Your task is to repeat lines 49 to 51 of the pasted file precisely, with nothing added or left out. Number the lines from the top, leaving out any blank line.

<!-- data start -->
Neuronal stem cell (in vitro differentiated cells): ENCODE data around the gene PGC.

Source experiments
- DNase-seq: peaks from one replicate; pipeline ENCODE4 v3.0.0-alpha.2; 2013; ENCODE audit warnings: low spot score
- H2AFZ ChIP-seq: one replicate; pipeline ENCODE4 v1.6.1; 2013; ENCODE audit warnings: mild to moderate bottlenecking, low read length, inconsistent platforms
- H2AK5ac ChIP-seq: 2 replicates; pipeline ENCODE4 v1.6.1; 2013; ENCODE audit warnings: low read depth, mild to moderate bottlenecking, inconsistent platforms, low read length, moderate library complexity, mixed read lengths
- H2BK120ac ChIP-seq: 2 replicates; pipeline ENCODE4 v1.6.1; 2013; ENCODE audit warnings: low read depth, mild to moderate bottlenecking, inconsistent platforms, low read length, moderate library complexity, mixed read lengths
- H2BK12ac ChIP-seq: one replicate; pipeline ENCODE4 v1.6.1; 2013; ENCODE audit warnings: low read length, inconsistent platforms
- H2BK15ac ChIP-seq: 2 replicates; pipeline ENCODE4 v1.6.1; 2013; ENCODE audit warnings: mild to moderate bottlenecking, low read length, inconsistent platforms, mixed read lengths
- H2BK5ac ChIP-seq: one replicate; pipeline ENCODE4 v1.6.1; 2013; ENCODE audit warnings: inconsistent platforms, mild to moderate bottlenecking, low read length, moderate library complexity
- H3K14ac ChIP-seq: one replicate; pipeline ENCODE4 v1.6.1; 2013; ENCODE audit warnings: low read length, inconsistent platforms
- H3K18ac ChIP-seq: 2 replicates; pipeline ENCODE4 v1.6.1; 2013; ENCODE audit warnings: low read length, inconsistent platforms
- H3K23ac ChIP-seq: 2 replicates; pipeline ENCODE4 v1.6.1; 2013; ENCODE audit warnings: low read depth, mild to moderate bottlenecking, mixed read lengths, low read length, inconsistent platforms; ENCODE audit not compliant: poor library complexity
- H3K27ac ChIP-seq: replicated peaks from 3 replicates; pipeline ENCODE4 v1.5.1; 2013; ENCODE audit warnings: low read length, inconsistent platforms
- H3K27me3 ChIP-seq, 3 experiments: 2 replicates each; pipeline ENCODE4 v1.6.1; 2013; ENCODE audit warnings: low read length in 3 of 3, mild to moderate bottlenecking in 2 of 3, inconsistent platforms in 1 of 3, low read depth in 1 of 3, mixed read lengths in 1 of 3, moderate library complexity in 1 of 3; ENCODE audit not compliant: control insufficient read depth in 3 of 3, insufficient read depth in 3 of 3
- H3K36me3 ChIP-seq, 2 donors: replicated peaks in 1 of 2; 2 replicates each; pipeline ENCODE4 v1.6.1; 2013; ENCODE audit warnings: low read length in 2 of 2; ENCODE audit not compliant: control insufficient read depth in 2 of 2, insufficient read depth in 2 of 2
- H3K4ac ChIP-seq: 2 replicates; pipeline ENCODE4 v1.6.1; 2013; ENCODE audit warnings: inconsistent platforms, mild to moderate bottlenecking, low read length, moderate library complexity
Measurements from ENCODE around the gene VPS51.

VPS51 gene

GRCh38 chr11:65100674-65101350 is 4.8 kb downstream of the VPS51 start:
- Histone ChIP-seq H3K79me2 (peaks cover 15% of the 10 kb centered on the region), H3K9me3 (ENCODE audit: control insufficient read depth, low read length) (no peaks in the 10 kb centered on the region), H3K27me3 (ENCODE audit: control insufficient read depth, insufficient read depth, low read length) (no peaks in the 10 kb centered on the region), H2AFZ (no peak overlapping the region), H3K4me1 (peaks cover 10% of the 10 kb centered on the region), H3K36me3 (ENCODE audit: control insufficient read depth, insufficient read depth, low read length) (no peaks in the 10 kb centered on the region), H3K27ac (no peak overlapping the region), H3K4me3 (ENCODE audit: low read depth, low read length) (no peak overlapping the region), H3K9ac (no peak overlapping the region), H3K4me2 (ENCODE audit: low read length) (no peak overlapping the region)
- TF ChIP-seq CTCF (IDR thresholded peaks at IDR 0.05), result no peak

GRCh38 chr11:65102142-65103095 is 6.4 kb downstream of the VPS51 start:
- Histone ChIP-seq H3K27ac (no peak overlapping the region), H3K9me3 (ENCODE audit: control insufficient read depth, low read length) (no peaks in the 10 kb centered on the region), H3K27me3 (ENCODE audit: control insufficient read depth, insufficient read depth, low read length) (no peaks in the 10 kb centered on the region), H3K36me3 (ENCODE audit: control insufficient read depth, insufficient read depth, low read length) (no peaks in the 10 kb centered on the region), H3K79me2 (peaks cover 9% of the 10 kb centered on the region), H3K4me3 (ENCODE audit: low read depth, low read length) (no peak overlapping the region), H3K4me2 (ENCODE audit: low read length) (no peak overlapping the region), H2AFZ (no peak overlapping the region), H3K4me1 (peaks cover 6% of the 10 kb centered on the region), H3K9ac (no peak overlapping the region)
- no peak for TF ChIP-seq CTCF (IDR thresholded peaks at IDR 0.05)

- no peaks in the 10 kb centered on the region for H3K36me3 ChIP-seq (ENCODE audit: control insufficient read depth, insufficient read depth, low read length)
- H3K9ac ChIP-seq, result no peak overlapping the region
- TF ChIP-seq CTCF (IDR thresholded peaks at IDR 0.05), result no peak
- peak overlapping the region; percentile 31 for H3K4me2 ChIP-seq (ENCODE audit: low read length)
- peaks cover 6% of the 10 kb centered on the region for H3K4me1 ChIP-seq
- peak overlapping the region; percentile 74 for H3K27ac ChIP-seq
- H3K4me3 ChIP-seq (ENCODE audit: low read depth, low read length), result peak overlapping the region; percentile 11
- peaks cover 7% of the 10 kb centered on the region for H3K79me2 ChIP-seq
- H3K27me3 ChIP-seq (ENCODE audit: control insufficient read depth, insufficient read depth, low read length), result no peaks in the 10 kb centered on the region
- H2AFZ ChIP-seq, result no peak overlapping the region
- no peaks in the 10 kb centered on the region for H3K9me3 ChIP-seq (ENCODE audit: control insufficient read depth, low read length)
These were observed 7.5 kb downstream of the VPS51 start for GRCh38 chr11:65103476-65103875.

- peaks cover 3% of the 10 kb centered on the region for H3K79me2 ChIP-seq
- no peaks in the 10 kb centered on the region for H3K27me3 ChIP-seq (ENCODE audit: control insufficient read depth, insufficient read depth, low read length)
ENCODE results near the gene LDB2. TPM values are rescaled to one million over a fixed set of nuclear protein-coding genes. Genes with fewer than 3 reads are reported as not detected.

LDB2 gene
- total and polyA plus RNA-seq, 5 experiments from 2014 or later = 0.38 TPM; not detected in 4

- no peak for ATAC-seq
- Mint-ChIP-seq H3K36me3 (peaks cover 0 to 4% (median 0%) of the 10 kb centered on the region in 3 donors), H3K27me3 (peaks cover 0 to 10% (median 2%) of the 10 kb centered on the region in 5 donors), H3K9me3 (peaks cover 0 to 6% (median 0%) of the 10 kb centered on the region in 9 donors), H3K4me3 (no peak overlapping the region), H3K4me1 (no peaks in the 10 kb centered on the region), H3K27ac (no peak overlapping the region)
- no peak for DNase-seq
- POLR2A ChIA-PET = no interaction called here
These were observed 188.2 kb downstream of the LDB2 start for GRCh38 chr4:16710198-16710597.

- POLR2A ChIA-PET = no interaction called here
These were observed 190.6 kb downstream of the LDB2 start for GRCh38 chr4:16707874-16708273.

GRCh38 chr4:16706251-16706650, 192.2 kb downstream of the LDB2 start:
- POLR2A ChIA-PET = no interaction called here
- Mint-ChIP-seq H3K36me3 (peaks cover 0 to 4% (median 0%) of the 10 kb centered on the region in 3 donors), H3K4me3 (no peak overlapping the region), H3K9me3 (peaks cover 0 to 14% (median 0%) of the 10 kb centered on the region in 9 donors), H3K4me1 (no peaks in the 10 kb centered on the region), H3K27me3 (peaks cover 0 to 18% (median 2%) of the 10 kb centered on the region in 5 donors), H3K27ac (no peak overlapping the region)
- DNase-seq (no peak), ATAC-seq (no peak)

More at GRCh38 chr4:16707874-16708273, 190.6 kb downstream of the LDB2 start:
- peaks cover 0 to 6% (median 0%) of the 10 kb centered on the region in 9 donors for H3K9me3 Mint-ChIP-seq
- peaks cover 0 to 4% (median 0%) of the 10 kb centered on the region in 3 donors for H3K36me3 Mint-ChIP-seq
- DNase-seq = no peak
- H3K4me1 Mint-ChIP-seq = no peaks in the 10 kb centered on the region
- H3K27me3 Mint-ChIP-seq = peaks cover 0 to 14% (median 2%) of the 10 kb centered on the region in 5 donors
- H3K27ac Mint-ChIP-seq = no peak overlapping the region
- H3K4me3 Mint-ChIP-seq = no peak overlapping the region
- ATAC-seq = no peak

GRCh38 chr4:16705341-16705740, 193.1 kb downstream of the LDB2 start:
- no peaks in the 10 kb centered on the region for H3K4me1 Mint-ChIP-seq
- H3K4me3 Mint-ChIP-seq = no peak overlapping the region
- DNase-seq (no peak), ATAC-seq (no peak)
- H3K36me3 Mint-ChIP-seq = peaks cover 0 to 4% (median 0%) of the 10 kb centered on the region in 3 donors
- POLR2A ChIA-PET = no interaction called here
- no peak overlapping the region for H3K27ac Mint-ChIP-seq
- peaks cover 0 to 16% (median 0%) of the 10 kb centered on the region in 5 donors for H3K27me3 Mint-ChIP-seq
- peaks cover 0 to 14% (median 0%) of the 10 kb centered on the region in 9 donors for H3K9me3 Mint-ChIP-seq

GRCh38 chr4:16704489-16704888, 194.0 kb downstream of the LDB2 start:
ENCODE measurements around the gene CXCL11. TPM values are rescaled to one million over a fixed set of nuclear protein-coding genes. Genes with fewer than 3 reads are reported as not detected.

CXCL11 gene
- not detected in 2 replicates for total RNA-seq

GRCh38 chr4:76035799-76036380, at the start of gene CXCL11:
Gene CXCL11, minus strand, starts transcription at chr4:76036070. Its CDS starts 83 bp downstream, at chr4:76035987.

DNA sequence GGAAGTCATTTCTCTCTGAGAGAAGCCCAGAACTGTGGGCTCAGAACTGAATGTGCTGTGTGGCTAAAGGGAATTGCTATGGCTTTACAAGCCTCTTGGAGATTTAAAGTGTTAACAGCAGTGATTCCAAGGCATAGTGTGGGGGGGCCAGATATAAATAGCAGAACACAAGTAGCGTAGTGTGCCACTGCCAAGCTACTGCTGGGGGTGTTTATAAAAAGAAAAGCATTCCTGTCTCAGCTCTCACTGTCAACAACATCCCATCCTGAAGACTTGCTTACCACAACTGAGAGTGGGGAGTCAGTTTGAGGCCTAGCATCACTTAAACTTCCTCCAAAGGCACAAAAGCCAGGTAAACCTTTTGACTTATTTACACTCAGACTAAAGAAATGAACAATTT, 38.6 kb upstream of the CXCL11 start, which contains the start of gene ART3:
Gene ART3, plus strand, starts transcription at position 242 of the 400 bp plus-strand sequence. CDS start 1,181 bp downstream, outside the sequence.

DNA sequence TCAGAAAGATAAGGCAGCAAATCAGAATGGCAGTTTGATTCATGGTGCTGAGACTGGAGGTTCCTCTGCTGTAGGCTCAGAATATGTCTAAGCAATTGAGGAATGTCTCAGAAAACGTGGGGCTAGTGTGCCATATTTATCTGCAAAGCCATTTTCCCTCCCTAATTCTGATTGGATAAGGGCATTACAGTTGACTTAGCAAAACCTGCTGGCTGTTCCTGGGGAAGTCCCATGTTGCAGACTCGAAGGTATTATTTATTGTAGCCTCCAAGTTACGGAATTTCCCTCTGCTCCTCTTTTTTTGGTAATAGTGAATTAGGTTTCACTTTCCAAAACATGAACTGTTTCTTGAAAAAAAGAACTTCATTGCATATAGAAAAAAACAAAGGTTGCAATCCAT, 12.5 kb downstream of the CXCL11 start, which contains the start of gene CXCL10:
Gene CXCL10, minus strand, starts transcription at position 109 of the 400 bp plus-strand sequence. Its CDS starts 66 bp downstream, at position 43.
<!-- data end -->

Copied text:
GRCh38 chr4:16706251-16706650, 192.2 kb downstream of the LDB2 start:
- POLR2A ChIA-PET = no interaction called here
- Mint-ChIP-seq H3K36me3 (peaks cover 0 to 4% (median 0%) of the 10 kb centered on the region in 3 donors), H3K4me3 (no peak overlapping the region), H3K9me3 (peaks cover 0 to 14% (median 0%) of the 10 kb centered on the region in 9 donors), H3K4me1 (no peaks in the 10 kb centered on the region), H3K27me3 (peaks cover 0 to 18% (median 2%) of the 10 kb centered on the region in 5 donors), H3K27ac (no peak overlapping the region)